5 Reasons Email-Centric Internal Comms Won’t Cut It

Lisa Ardill

Content Editor at Workvivo

3 Apr 2023

Internal comms is more than just a company-wide email, and solutions that challenge the email-centric internal comms status quo are absolutely worth the investment.

When is an email-centric internal comms strategy the right choice? If you asked David Brady, one of our Product Managers here at Workvivo, this is what he’d say: “If I told you that, from the beginning, your communications strategy had zero chance of having the reach, impact, and accessibility necessary to engage all members of your organization, would you be happy? 

“If yes, then a traditional email-centric comms strategy is a perfect fit.”

But it’s not just Dave who thinks sticking to a company-wide email and hoping for the best is a bad idea. Our team is passionate about truly engaging, inclusive, and exciting internal communications – the kind that helps your teams build meaningful connections, feel empowered to use their voice and enjoy their work. 

So, here’s what we think about internal comms strategies that use email to do all the heavy lifting. 

Because we can tell that you’re just dying to know.

It’s not just us!

But first, let’s take a look at some numbers. (Not from us – you’ll hear enough out of us later!)

According to Forbes, a 2021 survey showed that email fatigue could drive up to 38% of workers to quit their jobs. The same article says that for 89% of employees – yes, almost nine in ten – sorting through their inboxes is one of the worst parts of working remotely. 

The best way to avoid email fatigue? Not sending as many emails. 

What about engagement with internal emails? Another survey says that 61% of employees ignore emails in the workplace, and that 48% feel fewer emails at work would improve their job satisfaction. 

At this point, you might be asking, ‘but what about productivity?’. While we don’t view productivity as the best measure of employee engagement and satisfaction, it’s an important factor to discuss here.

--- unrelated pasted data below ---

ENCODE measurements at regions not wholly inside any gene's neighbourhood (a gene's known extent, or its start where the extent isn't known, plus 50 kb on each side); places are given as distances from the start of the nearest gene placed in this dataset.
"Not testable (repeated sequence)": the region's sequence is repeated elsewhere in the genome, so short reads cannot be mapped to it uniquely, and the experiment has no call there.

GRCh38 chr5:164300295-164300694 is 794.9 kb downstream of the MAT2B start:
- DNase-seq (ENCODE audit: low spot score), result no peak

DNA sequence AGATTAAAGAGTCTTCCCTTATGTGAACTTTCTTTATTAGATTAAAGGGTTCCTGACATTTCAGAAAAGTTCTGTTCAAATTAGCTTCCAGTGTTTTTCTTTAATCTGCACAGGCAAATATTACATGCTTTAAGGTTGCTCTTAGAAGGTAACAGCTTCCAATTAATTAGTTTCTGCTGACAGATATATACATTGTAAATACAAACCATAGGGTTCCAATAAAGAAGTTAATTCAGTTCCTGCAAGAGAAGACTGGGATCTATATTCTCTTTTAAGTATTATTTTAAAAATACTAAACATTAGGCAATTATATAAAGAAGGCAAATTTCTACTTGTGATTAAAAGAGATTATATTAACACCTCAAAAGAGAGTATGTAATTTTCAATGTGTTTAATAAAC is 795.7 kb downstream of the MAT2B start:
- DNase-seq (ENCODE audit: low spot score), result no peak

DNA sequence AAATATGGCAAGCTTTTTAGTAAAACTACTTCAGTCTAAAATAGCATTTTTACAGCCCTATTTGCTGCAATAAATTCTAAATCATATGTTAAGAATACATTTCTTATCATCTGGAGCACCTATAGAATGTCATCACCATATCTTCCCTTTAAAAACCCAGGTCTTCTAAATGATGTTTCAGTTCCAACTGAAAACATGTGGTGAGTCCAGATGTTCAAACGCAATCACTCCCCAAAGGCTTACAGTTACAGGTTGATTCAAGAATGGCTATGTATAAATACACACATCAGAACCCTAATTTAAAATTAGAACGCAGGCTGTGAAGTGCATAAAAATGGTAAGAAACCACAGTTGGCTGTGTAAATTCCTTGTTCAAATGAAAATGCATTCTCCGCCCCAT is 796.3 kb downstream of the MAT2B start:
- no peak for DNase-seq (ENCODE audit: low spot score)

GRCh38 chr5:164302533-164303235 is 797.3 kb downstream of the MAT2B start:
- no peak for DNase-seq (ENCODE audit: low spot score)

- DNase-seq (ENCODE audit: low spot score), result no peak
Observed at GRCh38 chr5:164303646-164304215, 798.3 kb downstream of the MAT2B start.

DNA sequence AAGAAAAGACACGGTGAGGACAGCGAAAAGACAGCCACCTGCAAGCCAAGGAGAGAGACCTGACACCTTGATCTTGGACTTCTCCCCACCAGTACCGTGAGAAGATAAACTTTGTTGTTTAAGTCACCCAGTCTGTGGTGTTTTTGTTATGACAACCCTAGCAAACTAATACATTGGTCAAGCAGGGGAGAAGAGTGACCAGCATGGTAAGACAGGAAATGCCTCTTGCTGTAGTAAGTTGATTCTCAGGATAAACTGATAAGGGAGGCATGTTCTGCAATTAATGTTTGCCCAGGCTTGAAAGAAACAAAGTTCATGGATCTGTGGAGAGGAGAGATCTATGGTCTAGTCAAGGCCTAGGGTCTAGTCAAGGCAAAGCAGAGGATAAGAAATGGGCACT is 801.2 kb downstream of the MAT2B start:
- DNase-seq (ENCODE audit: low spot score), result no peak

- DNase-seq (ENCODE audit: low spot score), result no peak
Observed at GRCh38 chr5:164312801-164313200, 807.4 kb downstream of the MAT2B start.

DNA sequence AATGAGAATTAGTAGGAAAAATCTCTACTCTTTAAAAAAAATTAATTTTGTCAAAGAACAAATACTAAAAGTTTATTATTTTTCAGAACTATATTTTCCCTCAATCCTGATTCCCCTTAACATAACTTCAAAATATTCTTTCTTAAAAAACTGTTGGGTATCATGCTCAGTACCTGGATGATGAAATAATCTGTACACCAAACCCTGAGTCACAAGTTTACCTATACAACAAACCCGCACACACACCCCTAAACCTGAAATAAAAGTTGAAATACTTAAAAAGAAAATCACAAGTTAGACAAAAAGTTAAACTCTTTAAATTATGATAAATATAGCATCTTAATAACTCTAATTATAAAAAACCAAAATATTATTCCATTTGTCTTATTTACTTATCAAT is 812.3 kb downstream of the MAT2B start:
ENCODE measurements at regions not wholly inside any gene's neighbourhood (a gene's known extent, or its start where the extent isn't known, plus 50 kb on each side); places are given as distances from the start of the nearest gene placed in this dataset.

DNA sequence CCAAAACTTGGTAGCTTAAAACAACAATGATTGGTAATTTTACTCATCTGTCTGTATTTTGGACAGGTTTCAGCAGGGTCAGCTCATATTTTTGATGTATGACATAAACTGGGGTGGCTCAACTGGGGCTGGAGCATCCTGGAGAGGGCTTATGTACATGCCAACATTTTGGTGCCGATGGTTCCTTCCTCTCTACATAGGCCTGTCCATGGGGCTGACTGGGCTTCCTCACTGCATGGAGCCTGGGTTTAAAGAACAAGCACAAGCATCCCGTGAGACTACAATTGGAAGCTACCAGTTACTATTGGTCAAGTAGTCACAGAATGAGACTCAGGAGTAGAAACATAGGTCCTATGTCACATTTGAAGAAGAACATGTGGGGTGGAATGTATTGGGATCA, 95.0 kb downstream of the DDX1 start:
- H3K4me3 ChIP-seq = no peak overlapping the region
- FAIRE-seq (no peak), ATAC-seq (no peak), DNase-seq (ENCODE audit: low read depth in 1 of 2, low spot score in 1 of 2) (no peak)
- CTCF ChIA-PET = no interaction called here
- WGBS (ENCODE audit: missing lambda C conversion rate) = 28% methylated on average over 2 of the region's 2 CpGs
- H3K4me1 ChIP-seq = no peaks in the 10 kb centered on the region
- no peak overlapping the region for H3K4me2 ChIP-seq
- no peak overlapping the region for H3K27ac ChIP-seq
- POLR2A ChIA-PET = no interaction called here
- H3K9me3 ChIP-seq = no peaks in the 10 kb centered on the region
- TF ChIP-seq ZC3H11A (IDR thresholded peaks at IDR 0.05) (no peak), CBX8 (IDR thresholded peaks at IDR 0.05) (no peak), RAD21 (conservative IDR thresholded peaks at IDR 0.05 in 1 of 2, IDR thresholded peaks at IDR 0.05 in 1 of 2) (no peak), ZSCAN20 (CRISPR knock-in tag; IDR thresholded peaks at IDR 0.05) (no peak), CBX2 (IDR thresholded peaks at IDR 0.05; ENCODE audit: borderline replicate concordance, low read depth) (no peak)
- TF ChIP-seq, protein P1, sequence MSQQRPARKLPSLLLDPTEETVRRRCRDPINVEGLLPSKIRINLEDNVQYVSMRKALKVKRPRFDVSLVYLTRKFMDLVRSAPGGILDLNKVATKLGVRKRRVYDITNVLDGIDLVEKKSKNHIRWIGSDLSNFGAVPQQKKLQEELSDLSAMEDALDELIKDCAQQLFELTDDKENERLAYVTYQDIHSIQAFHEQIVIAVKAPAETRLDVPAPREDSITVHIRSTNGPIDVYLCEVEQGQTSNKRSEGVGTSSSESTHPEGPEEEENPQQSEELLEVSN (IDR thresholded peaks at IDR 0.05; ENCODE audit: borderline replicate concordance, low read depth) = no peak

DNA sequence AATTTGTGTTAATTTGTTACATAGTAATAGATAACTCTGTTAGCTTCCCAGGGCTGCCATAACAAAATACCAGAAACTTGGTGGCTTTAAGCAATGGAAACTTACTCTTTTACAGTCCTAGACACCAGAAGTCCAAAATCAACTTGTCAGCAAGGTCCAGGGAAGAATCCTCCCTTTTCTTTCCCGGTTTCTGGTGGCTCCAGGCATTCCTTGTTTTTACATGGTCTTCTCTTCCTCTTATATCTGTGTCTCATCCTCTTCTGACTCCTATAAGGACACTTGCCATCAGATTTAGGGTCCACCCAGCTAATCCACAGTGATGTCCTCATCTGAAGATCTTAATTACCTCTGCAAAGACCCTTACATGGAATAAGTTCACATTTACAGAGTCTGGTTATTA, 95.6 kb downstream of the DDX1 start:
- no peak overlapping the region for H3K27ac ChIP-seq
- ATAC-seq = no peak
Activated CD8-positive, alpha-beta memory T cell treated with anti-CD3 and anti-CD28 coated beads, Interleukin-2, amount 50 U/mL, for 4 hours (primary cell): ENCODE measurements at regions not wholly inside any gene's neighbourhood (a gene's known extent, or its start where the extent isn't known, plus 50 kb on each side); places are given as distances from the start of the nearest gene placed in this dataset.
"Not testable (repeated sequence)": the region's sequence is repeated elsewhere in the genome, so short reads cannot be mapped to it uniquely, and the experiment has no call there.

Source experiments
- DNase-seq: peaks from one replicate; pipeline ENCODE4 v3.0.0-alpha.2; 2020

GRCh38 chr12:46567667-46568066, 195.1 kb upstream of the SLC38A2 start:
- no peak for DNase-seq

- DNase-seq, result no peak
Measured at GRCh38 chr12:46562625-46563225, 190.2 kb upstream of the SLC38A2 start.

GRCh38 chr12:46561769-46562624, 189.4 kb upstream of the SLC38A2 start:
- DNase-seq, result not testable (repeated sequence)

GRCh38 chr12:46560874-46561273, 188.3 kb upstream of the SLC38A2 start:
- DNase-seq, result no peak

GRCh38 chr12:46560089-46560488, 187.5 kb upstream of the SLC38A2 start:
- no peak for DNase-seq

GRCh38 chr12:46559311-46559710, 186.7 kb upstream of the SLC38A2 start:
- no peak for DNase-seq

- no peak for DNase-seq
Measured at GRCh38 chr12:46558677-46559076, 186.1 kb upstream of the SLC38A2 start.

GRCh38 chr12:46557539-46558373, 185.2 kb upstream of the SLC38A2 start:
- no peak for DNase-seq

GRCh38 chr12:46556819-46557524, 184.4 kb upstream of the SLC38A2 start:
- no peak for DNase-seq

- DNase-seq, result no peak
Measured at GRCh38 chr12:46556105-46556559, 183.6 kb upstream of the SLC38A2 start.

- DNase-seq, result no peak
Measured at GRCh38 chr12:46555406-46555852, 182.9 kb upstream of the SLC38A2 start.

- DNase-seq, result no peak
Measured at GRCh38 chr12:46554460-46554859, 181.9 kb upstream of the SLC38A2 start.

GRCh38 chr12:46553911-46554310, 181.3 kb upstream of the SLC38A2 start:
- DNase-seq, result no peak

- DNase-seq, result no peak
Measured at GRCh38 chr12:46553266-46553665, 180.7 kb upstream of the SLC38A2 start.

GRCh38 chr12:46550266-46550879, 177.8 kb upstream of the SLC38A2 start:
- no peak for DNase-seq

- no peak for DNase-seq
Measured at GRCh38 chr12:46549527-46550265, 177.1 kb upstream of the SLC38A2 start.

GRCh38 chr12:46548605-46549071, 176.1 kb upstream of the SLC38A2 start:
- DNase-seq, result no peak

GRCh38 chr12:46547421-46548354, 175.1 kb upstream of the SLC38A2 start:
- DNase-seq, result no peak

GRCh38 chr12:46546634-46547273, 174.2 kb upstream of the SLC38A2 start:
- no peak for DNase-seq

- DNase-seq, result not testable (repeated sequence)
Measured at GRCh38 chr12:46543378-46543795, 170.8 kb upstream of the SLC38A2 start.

Some leaders might believe that communicating through internal emails is less of a distraction than giving employees access to a hub with a live feed where they can interact with posts from their colleagues. 

In fact, the research tells us otherwise: it takes employees an average of 23 minutes to return to a task after being interrupted by an email, and the average worker spends 28% – yes, more than a quarter – of their time reading and answering emails. 

And you can’t rely too much on what your email analytics are telling you either. One survey of 56 million internal messages found that while 77% of employees opened internal emails, only 37% read them and 24% clicked on links and images. 

As our Enterprise Account Executive, Marlie Selvage, explained, “For comms professionals, it’s difficult to measure how messages are resonating over email. They don’t facilitate any sort of feedback loop.” 

1. Email-centric internal comms isn’t inclusive

One of the biggest downsides to an email-centric approach is that it doesn’t make for an inclusive work environment. Our Chief Marketing Officer, Gidi Pridor, said, “60% of the employees in the world are frontline employees. The vast majority of these don’t even have email. 

“So for workers in factories, in stores, in mines, in fast food restaurants, and more, email simply doesn’t work.”


Internal comms and employee experience apps like Workvivo make far more sense for companies with frontline employees, who frequently feel out of the loop – so much so that 45% plan to leave their jobs in the next three to six months. 

Features like Workvivo Chat, for example, can go a long way toward turning things around. When a chat tool is combined with a powerful employee experience platform like Workvivo, it becomes the cherry on top of your complete, unified digital workplace.

It means frontline employees can report safety concerns at the touch of a button, that they don’t need a company email address or computer to stay in touch with their coworkers, and that they have every opportunity to embrace your company culture – just like your desk-based teams. 

2. Email doesn’t speak to the relational elements 

No matter how many hilarious gifs you put into your internal email – and trust us, we’re here for all of the gifs – it just can’t match the abilities an employee platform has in striking an emotional connection with your people.

Why? Because emails don’t support media richness, and that’s one of the most effective ways of resonating with employees. 

Those new ways of engaging staff that are much easier for them to access, relate to, and enjoy, whether it’s live Q&As or polls, are worth your investment.